The city council will discuss Leavitt’s proposal Monday during a workshop. Any policy changes have to be approved by a majority of the seven-member board; a date for a council vote has not yet been set but will likely be in March.

The mayor said he’s sure other council members and city staff have also been hearing about the subject, and he’s interested in considering their ideas as well.

Councilor Jeanne Stewart said last week that the mayor’s proposal was a blatant play to silence critics of the CRC.

She e-mailed City Manager Eric Holmes on Friday asking for a document outlining the specifics of proposed changes.

“I can’t comment on what these changes mean or what I think about them,” until she obtains the document, she said.

She questioned if the rest of the council had formed a consensus without her.

“Why am I the only one asking? Does everybody else know what’s in it?” she asked. “I don’t know what’s going on.”

Rules are legal

Stewart also sent an e-mail to the city attorney last week questioning the legality of restricting weekly public comment to that night’s meeting agenda.

City Attorney Ted Gathe responded this week that he would go over legal questions in the workshop, but added: “A public body has the right to establish reasonable rules regarding the conduct of its meetings. Such rules include the right to limit discussion to certain subject matters and to establish reasonable time, place and manner restrictions on speech as long as those restrictions are content-neutral.”

Several Washington cities, including Seattle and Tacoma, limit topics that can be discussed at city council meetings. In Portland, speakers may discuss off-agenda topics, but only once a month.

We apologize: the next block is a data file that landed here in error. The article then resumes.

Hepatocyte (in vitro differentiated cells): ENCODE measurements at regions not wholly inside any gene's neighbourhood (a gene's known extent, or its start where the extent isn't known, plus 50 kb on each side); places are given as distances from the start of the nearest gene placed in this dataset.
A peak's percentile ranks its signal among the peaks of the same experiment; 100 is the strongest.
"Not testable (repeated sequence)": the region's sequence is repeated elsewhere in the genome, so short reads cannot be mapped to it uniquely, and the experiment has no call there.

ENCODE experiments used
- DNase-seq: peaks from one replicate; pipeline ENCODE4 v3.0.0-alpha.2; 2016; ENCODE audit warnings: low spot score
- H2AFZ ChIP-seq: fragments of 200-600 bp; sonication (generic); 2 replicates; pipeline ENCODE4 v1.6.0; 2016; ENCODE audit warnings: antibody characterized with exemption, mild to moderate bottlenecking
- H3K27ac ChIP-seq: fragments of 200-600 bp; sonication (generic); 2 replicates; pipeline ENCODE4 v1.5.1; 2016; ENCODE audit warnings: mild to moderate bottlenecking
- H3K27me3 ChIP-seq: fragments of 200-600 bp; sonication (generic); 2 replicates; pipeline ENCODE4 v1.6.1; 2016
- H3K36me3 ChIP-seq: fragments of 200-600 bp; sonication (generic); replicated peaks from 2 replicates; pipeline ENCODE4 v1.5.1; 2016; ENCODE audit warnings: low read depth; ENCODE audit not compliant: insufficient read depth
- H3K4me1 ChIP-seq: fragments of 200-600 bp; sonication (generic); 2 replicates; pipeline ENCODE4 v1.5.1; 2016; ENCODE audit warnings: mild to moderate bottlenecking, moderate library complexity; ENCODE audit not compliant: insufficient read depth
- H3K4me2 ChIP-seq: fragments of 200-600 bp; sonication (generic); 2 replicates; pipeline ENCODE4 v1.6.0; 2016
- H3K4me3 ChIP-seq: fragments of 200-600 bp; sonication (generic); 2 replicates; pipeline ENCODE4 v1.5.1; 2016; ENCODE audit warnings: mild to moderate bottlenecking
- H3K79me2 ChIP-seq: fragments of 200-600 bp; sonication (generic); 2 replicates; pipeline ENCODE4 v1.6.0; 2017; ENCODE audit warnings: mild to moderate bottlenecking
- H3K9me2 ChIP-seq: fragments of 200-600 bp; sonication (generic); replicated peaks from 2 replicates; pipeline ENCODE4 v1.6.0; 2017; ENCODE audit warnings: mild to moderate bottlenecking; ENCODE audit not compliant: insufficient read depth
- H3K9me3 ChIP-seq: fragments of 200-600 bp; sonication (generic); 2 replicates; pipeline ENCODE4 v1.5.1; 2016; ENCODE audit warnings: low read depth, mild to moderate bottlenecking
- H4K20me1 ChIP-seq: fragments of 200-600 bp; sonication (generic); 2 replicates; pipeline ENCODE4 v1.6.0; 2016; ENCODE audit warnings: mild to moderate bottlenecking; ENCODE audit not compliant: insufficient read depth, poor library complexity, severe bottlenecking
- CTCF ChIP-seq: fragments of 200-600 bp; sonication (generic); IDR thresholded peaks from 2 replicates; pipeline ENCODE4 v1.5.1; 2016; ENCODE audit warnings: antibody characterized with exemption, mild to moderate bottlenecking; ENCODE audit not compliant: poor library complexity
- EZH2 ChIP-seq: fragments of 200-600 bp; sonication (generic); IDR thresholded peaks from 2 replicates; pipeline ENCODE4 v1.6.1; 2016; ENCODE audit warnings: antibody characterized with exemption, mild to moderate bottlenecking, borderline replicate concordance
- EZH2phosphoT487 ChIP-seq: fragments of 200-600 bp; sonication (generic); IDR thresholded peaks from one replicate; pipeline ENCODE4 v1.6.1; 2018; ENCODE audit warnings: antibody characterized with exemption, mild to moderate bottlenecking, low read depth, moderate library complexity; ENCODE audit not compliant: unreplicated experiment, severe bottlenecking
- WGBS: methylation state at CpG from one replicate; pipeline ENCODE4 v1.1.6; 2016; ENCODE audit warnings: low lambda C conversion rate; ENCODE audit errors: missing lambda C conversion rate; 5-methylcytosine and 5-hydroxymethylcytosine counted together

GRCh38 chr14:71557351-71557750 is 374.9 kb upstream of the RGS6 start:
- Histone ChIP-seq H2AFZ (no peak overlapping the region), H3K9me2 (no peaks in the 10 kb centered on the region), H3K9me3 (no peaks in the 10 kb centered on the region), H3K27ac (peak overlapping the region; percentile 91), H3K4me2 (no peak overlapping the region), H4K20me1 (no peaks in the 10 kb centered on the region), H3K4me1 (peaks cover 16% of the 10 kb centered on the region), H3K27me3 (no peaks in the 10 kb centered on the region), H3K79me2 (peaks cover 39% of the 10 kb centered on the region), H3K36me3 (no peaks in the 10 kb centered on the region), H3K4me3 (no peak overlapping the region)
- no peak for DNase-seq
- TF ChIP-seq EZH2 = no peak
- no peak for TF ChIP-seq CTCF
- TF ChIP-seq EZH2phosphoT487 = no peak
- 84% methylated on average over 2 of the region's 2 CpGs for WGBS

Citizen communication has been a constant source of friction for the mayor since he took office in January 2010. First, he increased citizen communication from biweekly to every week, but also moved it from the beginning of the meeting to the end. He also established quarterly town halls held at locations around town.

He then struggled with keeping speakers to the three-minute time limit. It was also citizen communications that touched off the “gavel down” incident with Councilor Jeanne Harris and anti-CRC speakers.

Leavitt said this latest change came following complaints from several people, including his friend, Clark County Senior Deputy Prosecutor Tonya Rulli, that they faced grunts, snickers, snide comments and stare-downs from some in the audience.

But Josephine Wentzel, spokeswoman for NoTolls.com and frequent speaker at city council meetings, said last week that neither she nor any of the other regulars have been threatening in any manner, and had “no idea” what those who complained were talking about.

She had before said her group was worried about the lack of accountability that turning off CVTV cameras could cause, but said NoTolls.com is also against having only one open comment period a month.

“What the mayor is proposing now is not acceptable. When he ran his campaign, he promised open government and more citizen communication,” she wrote in an e-mail Friday. “Mayor Leavitt is going against his word … again. Now he wants to cut off citizen communication because he doesn’t agree with their comments? What next? Will he start changing the schedule around based on age, religion, and race?”

Andrea Damewood: 360-735-4542 or andrea.damewood@columbian.com.